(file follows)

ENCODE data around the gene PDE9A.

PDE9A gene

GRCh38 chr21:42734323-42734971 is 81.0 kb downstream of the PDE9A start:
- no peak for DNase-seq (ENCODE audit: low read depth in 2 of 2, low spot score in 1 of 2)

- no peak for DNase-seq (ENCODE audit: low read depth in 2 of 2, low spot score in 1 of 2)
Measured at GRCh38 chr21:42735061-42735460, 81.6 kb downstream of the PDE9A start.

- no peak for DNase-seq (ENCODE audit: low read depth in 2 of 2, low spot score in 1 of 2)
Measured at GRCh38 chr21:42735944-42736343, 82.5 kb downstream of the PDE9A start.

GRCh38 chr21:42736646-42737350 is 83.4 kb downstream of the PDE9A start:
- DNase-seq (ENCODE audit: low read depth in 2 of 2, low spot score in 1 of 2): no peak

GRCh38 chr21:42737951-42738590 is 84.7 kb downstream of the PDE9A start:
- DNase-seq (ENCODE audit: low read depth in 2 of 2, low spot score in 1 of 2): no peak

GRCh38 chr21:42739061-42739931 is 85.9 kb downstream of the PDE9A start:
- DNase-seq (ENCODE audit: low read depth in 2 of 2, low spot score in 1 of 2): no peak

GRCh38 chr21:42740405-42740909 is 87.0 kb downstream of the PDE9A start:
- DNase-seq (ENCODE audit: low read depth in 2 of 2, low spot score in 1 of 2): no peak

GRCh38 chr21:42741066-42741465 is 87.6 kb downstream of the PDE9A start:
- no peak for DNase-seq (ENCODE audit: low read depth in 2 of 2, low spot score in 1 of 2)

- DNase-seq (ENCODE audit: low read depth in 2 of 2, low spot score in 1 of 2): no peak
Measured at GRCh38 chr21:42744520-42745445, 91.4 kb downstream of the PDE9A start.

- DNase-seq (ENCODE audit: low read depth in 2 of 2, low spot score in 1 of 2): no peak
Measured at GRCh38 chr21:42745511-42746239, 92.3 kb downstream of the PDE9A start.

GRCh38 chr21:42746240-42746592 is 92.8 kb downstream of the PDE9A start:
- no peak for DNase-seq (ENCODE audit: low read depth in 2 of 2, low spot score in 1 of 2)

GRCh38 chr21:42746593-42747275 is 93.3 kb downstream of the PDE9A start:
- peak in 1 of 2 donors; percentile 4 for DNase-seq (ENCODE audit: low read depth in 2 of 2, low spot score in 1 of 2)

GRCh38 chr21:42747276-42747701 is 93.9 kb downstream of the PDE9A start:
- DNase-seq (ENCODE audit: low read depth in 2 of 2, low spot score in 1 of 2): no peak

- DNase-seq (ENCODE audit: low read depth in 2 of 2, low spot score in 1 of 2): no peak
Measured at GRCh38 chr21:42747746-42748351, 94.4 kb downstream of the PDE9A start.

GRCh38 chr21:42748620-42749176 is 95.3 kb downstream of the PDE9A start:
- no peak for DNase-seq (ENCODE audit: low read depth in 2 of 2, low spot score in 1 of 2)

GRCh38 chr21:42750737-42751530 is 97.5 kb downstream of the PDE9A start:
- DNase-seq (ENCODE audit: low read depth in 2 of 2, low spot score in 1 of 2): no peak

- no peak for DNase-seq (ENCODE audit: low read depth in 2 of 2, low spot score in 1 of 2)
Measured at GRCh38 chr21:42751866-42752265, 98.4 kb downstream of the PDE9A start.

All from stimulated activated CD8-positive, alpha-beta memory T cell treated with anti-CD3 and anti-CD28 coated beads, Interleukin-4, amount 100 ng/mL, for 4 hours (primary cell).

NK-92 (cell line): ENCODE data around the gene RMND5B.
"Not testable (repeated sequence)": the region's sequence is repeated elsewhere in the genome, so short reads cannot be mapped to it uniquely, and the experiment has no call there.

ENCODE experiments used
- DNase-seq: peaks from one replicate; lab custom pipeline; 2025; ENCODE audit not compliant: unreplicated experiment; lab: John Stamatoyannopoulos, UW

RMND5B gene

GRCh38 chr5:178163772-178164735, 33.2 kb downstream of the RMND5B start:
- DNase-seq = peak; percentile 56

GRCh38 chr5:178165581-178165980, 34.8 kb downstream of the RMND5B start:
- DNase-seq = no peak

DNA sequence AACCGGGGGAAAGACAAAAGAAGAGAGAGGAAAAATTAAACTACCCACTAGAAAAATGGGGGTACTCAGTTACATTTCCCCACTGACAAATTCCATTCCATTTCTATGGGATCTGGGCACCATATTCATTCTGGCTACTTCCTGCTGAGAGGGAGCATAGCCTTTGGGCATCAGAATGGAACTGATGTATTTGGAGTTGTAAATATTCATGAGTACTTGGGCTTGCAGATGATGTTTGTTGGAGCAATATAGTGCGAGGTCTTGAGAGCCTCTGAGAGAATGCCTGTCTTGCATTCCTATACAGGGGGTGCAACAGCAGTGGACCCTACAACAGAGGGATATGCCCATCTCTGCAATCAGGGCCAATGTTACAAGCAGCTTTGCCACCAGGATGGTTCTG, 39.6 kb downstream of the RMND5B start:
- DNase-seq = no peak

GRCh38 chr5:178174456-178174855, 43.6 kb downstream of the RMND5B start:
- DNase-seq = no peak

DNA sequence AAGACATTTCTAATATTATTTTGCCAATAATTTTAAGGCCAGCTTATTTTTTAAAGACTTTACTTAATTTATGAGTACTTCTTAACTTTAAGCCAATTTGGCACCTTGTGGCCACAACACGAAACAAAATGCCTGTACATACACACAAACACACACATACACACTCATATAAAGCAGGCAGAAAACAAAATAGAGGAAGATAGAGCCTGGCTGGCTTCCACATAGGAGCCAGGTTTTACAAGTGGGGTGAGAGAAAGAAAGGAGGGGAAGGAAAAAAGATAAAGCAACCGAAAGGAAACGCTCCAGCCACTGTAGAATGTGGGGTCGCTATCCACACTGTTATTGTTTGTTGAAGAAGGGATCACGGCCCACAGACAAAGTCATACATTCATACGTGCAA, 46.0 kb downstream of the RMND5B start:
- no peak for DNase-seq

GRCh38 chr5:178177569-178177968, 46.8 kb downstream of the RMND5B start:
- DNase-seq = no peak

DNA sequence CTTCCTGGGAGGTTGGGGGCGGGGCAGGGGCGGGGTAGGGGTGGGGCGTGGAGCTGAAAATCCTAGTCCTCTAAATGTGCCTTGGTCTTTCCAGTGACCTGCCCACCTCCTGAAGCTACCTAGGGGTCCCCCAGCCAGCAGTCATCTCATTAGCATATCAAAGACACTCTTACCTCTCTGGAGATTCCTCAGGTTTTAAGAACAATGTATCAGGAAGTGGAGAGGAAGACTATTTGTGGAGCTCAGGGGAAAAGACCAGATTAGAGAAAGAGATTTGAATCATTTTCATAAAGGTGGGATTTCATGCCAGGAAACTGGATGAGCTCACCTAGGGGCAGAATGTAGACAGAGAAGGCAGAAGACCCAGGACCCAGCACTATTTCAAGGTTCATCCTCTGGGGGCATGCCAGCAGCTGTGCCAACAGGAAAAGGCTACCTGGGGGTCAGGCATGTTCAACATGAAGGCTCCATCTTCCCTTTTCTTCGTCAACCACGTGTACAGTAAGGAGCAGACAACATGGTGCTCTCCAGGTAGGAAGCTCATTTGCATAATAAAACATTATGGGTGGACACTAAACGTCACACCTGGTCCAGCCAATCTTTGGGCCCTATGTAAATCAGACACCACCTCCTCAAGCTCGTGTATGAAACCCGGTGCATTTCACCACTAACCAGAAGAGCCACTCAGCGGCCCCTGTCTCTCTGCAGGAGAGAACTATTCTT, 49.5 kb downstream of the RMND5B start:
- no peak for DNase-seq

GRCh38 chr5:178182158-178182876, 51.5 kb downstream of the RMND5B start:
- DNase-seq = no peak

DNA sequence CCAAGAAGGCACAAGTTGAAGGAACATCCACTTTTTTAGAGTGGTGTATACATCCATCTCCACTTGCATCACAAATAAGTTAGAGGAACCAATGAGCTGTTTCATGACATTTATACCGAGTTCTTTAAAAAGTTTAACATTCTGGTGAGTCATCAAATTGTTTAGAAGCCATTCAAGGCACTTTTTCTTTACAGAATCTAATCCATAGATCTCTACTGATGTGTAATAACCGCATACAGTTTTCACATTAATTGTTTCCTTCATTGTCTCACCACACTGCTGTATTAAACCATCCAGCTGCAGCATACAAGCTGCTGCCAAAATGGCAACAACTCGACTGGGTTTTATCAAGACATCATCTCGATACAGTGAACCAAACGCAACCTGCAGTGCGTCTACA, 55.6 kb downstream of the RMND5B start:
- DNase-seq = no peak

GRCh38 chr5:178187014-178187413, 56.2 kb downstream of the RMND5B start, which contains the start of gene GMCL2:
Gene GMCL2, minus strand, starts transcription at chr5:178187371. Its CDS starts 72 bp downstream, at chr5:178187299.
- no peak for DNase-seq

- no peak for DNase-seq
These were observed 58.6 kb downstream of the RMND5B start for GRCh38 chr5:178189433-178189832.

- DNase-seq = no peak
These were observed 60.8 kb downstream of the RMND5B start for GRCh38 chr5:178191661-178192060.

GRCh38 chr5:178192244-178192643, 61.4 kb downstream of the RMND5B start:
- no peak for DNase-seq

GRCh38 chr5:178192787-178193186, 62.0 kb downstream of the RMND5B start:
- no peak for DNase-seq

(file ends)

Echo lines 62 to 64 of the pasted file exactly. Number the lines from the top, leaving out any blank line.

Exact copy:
Gene GMCL2, minus strand, starts transcription at chr5:178187371. Its CDS starts 72 bp downstream, at chr5:178187299.
- no peak for DNase-seq

- no peak for DNase-seq